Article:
For inspiration and ideas on how to make your online store work for you, hit up Shopify. They’re always good for fresh, motivating content.
Put away your airline mileage card and skip the scheduling resets to be out of the office, because one of the big events attracting retailers every year is set to unfold over a computer screen. After a full year of scaled down sales, drastically altered strategies, and personal sacrifices, the National Retail Federation’s Retail Converge 2021 conference is still on, scheduled for June 21-25. The best part? You won’t need to leave home (or work) to attend.
The NRF bills itself as the “Voice of Retail.” Its annual Converge event offers networking, team building, trend information, and a host of useful ideas for making a new or existing retail business successful. Like most industry-based annual shindigs, it features a litany of great speakers from varying walks of life.
The best industry soirees take place in summer, so count on Converge to kickstart a busy sales season while focusing on tweaked strategies that adapt to the current state of consumerism. It’s increasingly happening online. With educational sessions, sponsor-led sessions, lunch-and-learn sessions, product demos, and interactive roundtables, few stones are left unturned.
Note that NRF’s 2021 marquee event is over, having attracted an impressive crowd. “Forward Together” provided inspirational material and guest speakers to whet the palate of all sellers. But they aren’t done, and the Converge event is a great way to discover how others in the retail biz are coping with this uncertain, chaotic time in history.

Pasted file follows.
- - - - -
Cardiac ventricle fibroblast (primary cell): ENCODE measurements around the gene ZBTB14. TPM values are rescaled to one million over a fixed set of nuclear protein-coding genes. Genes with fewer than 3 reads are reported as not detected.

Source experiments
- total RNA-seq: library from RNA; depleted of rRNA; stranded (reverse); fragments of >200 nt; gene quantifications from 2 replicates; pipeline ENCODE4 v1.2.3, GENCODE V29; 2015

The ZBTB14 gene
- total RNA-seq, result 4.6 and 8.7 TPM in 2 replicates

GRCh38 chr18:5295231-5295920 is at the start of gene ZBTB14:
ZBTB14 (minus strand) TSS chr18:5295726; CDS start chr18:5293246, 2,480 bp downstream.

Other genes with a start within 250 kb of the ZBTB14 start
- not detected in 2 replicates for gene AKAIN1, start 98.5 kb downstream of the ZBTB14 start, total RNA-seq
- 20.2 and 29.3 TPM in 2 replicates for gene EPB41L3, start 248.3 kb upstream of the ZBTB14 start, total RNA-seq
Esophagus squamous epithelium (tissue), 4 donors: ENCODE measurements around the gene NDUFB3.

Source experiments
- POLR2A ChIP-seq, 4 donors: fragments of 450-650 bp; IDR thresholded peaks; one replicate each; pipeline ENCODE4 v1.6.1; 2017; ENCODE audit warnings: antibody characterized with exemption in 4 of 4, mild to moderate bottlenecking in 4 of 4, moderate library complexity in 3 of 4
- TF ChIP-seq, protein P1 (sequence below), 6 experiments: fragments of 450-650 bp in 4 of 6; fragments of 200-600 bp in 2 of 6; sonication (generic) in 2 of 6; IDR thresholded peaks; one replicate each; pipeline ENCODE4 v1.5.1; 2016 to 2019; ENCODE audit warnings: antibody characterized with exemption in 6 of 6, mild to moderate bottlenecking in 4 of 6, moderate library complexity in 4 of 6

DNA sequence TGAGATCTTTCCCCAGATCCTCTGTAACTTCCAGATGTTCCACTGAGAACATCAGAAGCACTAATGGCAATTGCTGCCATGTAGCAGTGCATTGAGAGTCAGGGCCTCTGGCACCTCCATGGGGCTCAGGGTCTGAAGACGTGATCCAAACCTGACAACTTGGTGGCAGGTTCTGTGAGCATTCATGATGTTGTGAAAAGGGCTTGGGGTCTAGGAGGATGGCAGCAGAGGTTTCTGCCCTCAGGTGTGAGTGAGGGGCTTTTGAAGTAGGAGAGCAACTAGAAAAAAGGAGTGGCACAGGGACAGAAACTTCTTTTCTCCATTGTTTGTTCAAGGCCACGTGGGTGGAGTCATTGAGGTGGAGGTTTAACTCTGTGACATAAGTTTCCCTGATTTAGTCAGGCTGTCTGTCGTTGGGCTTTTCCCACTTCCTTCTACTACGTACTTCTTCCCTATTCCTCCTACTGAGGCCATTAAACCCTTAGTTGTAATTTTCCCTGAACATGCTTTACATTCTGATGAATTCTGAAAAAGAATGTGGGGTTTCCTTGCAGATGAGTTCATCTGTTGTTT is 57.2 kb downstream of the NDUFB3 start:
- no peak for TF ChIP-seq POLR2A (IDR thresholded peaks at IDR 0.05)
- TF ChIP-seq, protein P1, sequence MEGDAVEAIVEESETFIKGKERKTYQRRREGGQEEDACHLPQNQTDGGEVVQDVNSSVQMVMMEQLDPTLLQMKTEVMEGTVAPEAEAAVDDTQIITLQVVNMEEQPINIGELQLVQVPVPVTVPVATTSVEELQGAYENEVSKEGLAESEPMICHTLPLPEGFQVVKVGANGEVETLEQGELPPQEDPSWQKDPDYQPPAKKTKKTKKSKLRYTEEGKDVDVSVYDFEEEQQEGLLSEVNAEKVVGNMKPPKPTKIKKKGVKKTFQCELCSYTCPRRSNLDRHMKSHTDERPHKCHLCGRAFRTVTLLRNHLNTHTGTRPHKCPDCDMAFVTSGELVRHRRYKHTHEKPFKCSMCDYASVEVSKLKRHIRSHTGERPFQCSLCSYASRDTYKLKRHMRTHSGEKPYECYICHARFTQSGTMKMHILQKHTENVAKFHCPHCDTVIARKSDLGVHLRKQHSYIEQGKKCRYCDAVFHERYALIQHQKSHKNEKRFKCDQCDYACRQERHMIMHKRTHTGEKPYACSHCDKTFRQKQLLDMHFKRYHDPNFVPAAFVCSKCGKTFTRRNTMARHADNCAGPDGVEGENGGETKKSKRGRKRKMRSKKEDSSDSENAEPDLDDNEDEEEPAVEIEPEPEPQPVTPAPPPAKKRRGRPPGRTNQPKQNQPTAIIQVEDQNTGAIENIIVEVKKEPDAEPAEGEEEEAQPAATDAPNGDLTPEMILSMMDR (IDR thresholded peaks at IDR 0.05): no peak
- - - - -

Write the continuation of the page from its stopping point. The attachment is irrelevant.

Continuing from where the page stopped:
Get a feel for the timing and nature of each individual event on this page. It offers an easy-to-read schedule that will allow you to zero in on whatever intrigues you.
Are you feeling more connected to merchants operating in brick-and-mortar locations? You should. It seems as if each year that passes, the chasm between ecommerce and commerce-commerce shrinks. This is a telling moment in time, and a perfect opportunity for the two disparate entities find common ground.
The Converge conference is self-explanatory, as it draws a variety of merchants together to address issues related to commerce in general, including asset protection, supply chain, data privacy, marketing, corporate strategy, and leadership. It also incorporates ecommerce, digital, and mobile, to reflect the merging platforms on which merchants sell.
Tune in for motivational deliveries from Valerie Jarrett, a former senior adviser in the Obama administration, and Elizabeth Spaulding, president of Stitch Fix. Save time for the Speaker Spotlight address by the inimitable Diane von Furstenberg, an icon who has had to adapt to shifts in trends and regulatory influences over the decades. Other notable industry influencers are also slated to offer their expertise.
The Retail Converge conference may ignite a spark to cure the blues many are enduring after a year of uncertainty. Fees range from $395 for $595 for individuals, dependent on date of registration, and $250-$350 per person for retail team members (also contingent on timing). Register to participate here, and come prepared to experience invigoration.
The National Retail Federation’s mission statement includes the following language: “The (NRF) has represented retail for over a century. Every day, we passionately stand up for the people, policies and ideas that help retail thrive.”